This harvest is gathered throughout the New Dispensation and it is always an abundant harvest. The harvest is plentiful however, only from a certain point of view. If our viewpoint is mere numbers as we compare the number of the elect with the number of the reprobate, then we look at the matter wrongly. From this point of view there are only a few who are saved, for the wicked always outnumber the righteous. The elect are, in the words of Isaiah, only a hut in a garden of cucumbers, a besieged city, a very small remnant. But this is not the proper viewpoint. We must remember first of all that the number of those who are saved is very great, for a multitude which no man can number is finally gathered before the throne and the seed of Abrahti is as great in number as the stars in the heavens and as the grains of sand by the seashore. Secondly, even though the kernels of wheat which are finally stored in the granary occupy a comparatively small space in relation to the chaff, the harvest is nevertheless very great. A man who visits a farmer who has just completed his harvest and who says to the farmer that his crop was very small because the straw stack is so very large while the amount of wheat which is harvested is relatively speaking small, will be told by the farmer that he looks at the matter wrongly. All the labor that was applied to the field and the chaff itself which finally ended in the straw pile was for the purpose of the harvest. And though the amount of wheat may be small in relationship to the amount of straw, nevertheless the harvest is truly plentiful. Thirdly, Jesus is looking at the matter here from the viewpoint of the amount of work that needs to be done to bring in the harvest.
We therefore face the same situation today which faced Jesus when He uttered these words. Jesus Himself sees to it that this word is always true. There are today many who are distressed and spiritually weary because there are none to lead them. They are also as sheep without a shepherd. And the compassion which moved Jesus ought also to move us. The men who claim to be shepherds are oftentimes not shepherds but wolves who devour and scatter the flock. This is true both in our country and abroad.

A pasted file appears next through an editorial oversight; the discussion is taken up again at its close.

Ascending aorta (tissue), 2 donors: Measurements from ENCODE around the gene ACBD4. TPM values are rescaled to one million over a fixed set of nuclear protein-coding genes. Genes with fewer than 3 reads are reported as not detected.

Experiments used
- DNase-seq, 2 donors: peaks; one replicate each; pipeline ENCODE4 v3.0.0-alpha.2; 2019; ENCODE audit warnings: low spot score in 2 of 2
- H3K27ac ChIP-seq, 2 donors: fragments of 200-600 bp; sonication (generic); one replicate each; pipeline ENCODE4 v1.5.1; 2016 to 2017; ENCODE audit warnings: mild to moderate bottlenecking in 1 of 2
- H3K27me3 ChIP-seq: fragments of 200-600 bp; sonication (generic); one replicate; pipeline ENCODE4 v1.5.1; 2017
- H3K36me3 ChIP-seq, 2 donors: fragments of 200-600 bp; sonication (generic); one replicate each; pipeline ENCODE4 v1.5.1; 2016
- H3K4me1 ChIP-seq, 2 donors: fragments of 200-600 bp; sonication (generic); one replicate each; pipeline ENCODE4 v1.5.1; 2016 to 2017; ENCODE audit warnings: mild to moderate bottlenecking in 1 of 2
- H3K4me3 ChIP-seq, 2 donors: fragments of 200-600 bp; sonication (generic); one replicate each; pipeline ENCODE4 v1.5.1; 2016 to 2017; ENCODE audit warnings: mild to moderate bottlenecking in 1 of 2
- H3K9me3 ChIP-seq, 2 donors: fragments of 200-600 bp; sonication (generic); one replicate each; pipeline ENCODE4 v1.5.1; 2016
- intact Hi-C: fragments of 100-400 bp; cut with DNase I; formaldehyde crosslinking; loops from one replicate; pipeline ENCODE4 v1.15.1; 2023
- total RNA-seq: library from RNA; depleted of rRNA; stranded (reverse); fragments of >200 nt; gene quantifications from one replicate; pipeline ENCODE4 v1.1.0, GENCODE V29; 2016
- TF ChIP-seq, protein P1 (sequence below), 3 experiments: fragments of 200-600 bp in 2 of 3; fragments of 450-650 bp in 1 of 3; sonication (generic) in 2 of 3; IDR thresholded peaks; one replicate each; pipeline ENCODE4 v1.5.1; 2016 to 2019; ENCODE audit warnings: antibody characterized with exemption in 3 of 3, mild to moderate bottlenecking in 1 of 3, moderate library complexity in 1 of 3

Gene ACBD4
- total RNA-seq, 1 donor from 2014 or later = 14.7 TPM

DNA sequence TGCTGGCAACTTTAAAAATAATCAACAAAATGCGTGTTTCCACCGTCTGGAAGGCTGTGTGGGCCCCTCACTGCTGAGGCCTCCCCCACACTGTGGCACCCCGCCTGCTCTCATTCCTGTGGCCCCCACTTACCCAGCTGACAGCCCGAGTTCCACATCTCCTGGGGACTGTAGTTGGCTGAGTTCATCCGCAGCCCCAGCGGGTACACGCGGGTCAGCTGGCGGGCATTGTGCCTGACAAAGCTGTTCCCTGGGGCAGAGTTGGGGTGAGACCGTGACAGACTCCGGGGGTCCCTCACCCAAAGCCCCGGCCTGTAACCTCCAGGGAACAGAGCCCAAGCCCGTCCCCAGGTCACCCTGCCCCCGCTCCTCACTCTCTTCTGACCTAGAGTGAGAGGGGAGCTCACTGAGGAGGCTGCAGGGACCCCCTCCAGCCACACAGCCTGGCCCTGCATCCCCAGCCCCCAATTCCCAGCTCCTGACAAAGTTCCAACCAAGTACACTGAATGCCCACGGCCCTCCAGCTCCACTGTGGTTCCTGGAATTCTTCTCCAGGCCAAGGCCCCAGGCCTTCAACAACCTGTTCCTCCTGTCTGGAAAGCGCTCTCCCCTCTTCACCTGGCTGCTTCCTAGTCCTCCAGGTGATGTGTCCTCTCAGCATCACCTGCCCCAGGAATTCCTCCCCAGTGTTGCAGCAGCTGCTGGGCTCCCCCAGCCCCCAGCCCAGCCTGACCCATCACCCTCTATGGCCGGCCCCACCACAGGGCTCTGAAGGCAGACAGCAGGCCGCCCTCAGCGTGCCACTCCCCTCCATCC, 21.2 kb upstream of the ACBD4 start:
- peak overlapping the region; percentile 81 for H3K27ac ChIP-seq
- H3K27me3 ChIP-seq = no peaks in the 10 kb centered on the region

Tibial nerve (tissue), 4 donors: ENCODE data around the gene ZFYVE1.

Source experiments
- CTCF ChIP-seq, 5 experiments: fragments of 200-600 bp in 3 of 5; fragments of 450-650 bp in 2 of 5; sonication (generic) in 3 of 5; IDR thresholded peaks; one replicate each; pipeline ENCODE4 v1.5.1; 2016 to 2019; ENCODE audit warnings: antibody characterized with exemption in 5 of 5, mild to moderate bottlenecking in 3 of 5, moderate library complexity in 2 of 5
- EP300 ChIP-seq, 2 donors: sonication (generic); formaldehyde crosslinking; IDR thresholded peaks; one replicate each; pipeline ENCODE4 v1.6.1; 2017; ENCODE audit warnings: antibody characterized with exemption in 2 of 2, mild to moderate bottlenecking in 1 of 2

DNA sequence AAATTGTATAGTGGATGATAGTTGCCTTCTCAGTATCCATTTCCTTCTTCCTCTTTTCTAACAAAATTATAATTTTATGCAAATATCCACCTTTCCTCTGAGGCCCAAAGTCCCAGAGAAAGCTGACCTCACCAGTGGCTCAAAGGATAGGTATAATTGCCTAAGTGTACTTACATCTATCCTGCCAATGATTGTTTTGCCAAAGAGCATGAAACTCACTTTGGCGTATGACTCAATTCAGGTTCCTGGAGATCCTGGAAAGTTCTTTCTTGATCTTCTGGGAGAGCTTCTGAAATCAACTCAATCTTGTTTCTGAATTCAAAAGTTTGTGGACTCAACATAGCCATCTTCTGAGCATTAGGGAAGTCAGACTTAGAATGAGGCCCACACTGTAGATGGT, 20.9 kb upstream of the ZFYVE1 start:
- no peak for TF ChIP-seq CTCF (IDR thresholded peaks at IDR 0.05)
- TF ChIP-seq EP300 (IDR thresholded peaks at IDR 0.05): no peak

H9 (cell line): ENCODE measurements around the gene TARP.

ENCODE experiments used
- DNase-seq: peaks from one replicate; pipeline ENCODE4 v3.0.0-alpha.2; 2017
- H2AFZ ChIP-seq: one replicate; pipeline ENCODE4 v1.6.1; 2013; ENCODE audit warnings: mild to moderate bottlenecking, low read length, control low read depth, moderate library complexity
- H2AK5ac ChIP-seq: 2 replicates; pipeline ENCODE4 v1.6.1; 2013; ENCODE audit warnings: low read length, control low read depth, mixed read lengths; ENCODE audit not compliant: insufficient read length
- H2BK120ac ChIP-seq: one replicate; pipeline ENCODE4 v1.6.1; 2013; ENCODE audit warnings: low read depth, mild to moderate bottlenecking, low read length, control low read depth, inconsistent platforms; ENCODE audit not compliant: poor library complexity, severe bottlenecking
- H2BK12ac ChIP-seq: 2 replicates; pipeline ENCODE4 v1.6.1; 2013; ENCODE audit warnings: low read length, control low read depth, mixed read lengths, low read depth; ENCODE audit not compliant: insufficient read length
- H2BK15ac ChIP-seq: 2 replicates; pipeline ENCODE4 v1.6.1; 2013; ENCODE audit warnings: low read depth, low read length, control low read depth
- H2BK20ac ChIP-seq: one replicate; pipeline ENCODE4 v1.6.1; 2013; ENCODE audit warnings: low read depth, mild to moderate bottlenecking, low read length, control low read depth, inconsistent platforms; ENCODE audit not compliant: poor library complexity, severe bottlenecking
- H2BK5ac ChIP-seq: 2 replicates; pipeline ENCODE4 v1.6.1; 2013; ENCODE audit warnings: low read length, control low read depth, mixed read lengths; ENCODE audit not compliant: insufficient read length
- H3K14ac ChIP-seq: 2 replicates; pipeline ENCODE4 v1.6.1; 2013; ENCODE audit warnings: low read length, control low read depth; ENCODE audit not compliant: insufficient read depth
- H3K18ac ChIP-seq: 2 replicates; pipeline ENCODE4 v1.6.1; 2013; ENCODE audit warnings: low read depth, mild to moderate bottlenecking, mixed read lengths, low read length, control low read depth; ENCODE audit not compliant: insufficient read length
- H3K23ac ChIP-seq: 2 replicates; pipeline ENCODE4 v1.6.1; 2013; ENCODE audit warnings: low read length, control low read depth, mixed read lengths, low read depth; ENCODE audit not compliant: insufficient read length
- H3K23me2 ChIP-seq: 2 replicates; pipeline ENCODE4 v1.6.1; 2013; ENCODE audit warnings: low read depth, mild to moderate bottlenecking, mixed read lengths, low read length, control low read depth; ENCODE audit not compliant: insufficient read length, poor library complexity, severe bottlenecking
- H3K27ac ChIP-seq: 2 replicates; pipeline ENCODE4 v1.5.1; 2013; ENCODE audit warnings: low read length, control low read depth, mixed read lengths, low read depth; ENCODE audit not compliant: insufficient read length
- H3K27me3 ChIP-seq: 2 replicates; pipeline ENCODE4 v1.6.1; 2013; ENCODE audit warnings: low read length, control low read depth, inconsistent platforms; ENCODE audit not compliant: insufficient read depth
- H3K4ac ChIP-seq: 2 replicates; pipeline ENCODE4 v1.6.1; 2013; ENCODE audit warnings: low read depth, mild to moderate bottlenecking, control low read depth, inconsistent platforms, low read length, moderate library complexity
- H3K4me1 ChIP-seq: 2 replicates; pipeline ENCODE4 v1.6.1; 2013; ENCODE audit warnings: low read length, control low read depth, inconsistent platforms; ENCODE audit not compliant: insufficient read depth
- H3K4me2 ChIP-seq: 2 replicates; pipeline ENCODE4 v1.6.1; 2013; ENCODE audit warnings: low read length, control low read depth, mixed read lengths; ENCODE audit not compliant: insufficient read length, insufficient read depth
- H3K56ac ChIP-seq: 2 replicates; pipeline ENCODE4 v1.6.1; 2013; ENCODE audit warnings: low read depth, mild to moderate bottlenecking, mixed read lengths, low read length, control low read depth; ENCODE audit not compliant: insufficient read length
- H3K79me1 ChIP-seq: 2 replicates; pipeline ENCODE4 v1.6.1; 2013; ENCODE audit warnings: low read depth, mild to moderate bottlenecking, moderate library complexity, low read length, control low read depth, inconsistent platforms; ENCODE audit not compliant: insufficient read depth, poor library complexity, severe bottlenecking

The second reason why we are instructed to make this prayer is that the laborers are few. We might be inclined to dispute these words of Jesus. It seems to us as if there are more laborers than we know what to do with. There are, after all, only a few vacant churches and there are many students in our seminary. And so, we might argue, Jesus’ words cannot possibly apply to the times in which we live.
But Jesus Himself says differently. As applicable as the Word of God in its entirety is to our time, so also are these words which Christ speaks; and we ought to be careful lest we contradict Him as if we know better. It is true now too that in comparison with the work of the harvest the laborers are few.
We must look at all this in the proper light. Christ has entrusted us with His Word. And there are but few places in the world today where this truth is maintained in all its purity. If the harvest is to be gathered by the preaching of the truth of God’s Word, the laborers must come forth from churches where that truth is confessed in all its purity and preached.
But we must remember also that this is a matter of faith. Perhaps it is impossible to point out specifically the concrete need for more ministers of the Word. Perhaps if you should ask me to cite instances where all the men whom the Lord sends us are going, I would not be able to answer you to your satisfaction. But this is, after all, not the point. The Lord always asks us to live by faith, not by sight. This is the pattern of our entire life here below. And that faith by which we must walk very concretely demands of us that we believe these words which Christ spoke: the harvest truly is great, but the laborers are few.